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Why 重 means "heavy" or "weight"? [Copy link] 中文

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Post time 2017-1-14 09:49:43 |Display all floors
When I was a pupil, most characters were taught without interesting structure analysis in China! So I had to swallow them one by one as single Chinese date (a kind  fruit) without chewing! 重 was among them.
In fact 重 contains two parts which are 千 for its top and 里 for the rest.  The former one 千 is "thousand" and the later is "mile". So 千里 means "one_thousand_mile_traveling"。In China we often say 远无轻载_there is no light luggage for your long distance trip! Maybe the long traveling itself means a heavy burden for Tom!
千 and 里 share one common vertical stroke in 重 that had cheated me for so long!
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Post time 2017-1-18 11:53:10 |Display all floors
里 means 'inside'.  Why?
It contains 田(tian) that is ‘field’ in England)and 土 (tu) which is 'earth' or 'soil'.  ---------Ho, of course, "soil" is certainly 'inside‘ the 'field' that is under the surface of the ‘田'!
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Post time 2017-1-28 22:06:54 |Display all floors
who knows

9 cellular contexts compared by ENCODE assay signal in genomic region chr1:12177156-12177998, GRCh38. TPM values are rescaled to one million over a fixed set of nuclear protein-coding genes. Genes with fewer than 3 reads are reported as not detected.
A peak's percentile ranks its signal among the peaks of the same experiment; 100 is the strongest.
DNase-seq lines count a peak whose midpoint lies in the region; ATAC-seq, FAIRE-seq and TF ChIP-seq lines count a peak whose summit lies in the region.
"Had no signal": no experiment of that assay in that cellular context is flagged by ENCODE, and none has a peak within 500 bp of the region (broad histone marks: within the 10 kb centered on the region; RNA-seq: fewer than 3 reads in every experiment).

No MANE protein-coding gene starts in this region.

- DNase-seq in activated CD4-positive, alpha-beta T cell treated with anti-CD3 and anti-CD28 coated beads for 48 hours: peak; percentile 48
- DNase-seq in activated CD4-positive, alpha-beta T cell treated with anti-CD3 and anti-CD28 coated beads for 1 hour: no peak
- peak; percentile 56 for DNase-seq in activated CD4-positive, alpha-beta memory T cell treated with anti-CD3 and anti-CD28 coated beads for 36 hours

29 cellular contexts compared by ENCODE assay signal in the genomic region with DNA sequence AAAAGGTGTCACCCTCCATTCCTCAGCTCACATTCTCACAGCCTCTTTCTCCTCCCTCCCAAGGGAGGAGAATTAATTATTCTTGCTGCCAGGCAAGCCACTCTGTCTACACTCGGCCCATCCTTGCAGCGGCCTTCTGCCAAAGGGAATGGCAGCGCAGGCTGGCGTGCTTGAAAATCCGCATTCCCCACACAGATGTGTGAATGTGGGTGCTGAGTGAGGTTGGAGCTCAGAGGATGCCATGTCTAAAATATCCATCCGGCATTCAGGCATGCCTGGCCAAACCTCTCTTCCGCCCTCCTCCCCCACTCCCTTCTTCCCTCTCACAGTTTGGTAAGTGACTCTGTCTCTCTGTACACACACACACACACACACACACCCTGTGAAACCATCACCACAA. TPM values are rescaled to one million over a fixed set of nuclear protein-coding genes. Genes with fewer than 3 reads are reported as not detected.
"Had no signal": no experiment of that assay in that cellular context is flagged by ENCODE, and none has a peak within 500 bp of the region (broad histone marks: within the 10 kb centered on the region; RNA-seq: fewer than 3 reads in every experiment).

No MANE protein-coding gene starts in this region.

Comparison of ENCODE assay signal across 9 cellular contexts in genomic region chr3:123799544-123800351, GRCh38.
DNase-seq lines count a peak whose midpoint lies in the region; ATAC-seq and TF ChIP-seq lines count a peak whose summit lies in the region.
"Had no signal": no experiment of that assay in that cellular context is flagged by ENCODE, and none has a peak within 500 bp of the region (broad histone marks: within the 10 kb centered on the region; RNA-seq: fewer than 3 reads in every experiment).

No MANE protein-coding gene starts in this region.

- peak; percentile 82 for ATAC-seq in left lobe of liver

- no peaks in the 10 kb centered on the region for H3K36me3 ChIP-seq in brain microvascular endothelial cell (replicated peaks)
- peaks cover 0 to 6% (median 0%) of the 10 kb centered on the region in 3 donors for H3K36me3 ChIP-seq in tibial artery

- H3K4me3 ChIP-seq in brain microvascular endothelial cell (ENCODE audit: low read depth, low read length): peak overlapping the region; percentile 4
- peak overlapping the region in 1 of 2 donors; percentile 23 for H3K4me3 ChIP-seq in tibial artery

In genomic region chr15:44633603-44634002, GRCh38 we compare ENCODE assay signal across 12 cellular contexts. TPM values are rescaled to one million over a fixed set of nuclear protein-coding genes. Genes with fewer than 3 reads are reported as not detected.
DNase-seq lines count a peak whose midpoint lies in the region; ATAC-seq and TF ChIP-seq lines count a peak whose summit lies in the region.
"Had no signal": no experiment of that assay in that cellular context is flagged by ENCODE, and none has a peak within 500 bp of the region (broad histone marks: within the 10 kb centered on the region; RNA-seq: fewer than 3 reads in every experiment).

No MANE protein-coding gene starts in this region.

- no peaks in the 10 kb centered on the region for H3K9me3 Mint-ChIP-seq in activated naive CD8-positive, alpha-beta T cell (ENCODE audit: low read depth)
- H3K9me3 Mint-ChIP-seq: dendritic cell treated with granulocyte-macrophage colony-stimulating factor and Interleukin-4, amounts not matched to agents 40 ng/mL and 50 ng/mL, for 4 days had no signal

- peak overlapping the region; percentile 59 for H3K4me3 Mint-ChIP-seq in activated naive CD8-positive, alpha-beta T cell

freedom of thought and speech

I disapprove of what you say, but I will defend to the death your right to say it.

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Post time 2017-2-20 04:09:34 |Display all floors
Thank you, I love learning about the characters.

Indeed, as a foreign Chinese learner (I studied Chinese in college a long time ago) it is much easier to remember characters by learning the individual parts.  Of course we have to be able to identify the radical anyway to look up the character in a dictionary, but it is more fun, more interesting and easier to remember a character by connecting its parts with a meaning.

Of course some of these interpretations may be speculative, who knows for sure what someone was thinking a few thousand years ago?  Yet, it doesn't really matter if the meaning we derive is the same as that of the originator.  The character has been living for thousands of years and gathered a history as it has passed through the minds of countless people. Regardless of what the long-ago originators of a character might have been thinking, any interpretation that makes sense will surely have been thought of by countless scholars in the past.  And any interpretation given to it over the centuries becomes part of the life and history of that character.   

So we don't need to know for sure that a particular interpretation was the original one, if it makes sense it can surely be considered a correct one.

This is the ignorant opinion of a foreign woman who merely loves Chinese characters.

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Post time 2017-2-20 04:28:51 |Display all floors
Indeed, if China wants to start encouraging creativity in its educational system, a natural way to start would be to encourage students to come up with their own creative interpretations of the origins of characters.  Even fanciful stories.